German Economy Hit by US, EU Sanctions on Russia
The Boomerang Effect: Sanctions on Russia Hit German Economy Hard
By Matthias Schepp and Cornelia Schmergal
Companies like oil producer Rosneft — here, a Rosneft drill site in eastern Siberia — have been slapped with US sanctions. That has created problems for German companies.
The United States and Europe last week announced the imposition of stronger sanctions against Russia in response to the ongoing crisis in Ukraine. German industry may be among the losers.
It wasn’t that long ago that Kremlin officials could hardly avoid laughing when asked about the economic sanctions imposed on Russia by the West. As long as every NATO member state jealously sought to protect its own business interests, things "weren’t all that bad," they gloated.
But since last week, their moods have darkened. For months, the European Union in particular had been reluctant to enact effective penalties against Moscow. Last Wednesday, though, the 28 EU heads of state and government cleared a psychological hurdle: For the first time, they opted go beyond sanctions targeting individual political leaders in Moscow, adding prohibitions against doing business with specific Russian companies that contribute to the destabilization of the situation in Ukraine. A concrete list is to be presented by the end of the month. European development banks have also been banned from providing loans to Russian companies.
The US, for its part, penalized a dozen leading Russian conglomerates, including oil giant Rosneft, natural gas producer Novatek, Gazprombank and the weapons manufacturer Kalashnikov. From now on, they are forbidden from borrowing money from American monetary institutions and from issuing medium- and long-term debt to investors with ties to the US.
Jim Sinclair’s Commentary
There are many out there that should carry this label, most certainly in the zombie banking system leveraged to OTC derivatives.
U.S. Poised to Label MetLife a Potential Threat to the Financial System
By Ian Katz and Robert Schmidt Jul 22, 2014 9:00 PM MT
A U.S. council of regulators is poised to label MetLife Inc. a potential threat to the financial system, subjecting the insurer to oversight by the Federal Reserve, two people with knowledge of the matter said.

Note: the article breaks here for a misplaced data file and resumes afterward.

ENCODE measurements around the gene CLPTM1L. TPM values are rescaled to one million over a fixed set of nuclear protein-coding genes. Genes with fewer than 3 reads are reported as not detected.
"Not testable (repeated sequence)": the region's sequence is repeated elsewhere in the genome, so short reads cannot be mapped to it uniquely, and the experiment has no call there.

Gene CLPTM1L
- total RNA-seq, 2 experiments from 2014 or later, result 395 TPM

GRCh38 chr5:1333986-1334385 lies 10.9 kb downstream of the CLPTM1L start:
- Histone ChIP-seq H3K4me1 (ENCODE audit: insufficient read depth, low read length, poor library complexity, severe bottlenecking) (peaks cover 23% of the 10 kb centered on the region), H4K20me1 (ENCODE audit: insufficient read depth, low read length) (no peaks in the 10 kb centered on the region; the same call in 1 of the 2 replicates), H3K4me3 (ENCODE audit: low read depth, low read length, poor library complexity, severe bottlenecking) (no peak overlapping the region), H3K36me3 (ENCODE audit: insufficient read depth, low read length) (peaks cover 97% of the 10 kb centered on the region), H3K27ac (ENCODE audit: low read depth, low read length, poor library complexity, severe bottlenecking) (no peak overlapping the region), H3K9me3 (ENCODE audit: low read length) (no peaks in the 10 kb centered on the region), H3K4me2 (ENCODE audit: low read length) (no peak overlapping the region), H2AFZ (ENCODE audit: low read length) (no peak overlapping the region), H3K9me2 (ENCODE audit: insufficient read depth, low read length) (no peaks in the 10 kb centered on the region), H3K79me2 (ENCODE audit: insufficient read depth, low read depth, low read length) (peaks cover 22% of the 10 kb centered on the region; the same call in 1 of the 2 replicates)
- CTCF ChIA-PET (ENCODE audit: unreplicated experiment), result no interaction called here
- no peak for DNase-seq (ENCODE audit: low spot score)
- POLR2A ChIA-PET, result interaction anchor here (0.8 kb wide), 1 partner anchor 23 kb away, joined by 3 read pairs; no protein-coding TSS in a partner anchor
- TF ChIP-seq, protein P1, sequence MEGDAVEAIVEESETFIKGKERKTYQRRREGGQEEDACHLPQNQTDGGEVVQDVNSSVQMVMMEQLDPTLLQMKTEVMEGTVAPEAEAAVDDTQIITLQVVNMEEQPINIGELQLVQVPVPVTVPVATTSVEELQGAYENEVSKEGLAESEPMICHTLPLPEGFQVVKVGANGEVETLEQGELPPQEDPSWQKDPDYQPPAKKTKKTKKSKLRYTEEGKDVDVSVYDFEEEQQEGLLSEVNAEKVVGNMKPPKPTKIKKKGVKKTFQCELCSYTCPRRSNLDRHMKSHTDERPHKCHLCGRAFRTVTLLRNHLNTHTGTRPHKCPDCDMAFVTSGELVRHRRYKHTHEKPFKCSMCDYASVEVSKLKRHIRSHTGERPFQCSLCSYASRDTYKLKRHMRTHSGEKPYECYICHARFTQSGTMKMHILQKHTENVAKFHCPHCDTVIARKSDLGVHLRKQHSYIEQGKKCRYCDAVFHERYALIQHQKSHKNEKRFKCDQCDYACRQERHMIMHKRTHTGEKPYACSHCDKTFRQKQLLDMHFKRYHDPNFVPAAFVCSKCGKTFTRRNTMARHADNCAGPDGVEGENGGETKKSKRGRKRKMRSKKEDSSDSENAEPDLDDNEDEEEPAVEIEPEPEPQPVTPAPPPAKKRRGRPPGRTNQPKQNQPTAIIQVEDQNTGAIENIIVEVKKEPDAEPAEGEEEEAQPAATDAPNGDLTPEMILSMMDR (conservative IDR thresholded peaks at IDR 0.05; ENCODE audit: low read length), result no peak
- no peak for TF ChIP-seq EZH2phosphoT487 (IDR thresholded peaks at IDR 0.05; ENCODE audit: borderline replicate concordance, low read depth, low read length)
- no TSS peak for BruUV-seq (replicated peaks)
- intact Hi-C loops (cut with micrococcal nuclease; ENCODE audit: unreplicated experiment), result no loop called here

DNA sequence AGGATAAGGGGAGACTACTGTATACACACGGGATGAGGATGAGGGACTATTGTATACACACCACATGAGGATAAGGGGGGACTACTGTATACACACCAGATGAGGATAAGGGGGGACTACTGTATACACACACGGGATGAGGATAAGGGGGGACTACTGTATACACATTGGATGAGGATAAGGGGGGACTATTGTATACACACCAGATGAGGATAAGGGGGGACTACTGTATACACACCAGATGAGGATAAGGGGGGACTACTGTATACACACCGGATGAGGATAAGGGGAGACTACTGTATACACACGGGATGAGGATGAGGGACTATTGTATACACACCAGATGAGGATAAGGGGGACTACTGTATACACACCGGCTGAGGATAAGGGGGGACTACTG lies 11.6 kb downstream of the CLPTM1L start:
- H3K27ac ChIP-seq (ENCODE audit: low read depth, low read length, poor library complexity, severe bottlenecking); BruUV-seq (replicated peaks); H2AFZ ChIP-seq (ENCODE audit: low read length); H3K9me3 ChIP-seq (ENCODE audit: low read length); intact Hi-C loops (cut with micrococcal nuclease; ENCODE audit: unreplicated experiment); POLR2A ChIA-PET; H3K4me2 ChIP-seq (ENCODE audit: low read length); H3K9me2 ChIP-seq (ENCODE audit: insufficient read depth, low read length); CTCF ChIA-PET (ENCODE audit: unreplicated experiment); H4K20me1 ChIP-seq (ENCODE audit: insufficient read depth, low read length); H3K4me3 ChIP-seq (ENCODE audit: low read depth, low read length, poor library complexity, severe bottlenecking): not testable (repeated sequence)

A decision by the Financial Stability Oversight Council may come as early as July 31, when the panel is tentatively planning to meet, said the people, who asked not to be identified because the process isn’t public. The vote could be delayed briefly because the council hasn’t formally closed its review of the company, the people said.
MetLife, the biggest U.S. life insurer, could be subjected to stricter capital, leverage and liquidity requirements as a result of Fed supervision. The company has been under consideration as systemically important for more than a year, and its executives have met more than 10 times with council staff members to argue it doesn’t pose a risk.
John Calagna, a spokesman for New York-based MetLife, and Suzanne Elio, a Treasury spokeswoman, declined to comment. The council’s rules prohibit it from disclosing the names of companies unless a designation is made.
MetLife shares were little changed at $55.50 yesterday, after earlier falling as much as 1.8 percent.
The Baltic Dry Index Collapses To 18-Month Lows; Worst July Since 1986
Tyler Durden on 07/22/2014 17:51 -0400
The bulls will ignore it, shrugging that it’s merely over-supply of ships that the resurgent world economy will quickly soak up as it ‘recovers’… However, World GDP growth expectations are collapsing, trade volumes are slowing, and the Baltic Dry Index has continued to slump to its lowest since the start of January 2013 (a holiday period). For some context, this is the lowest July level for the Baltic Dry since 1986… "noise"
and then there’s this…
Jim Sinclair’s Commentary
Food inflation is not going away.
Price of Beef and Bacon Reach All-Time High
July 22, 2014 – 11:14 AM
By Ali Meyer
(CNSNews.com) – The price of beef and bacon hit its all-time high in the United States in June, according to data released Tuesday by the Bureau of Labor Statistics (BLS).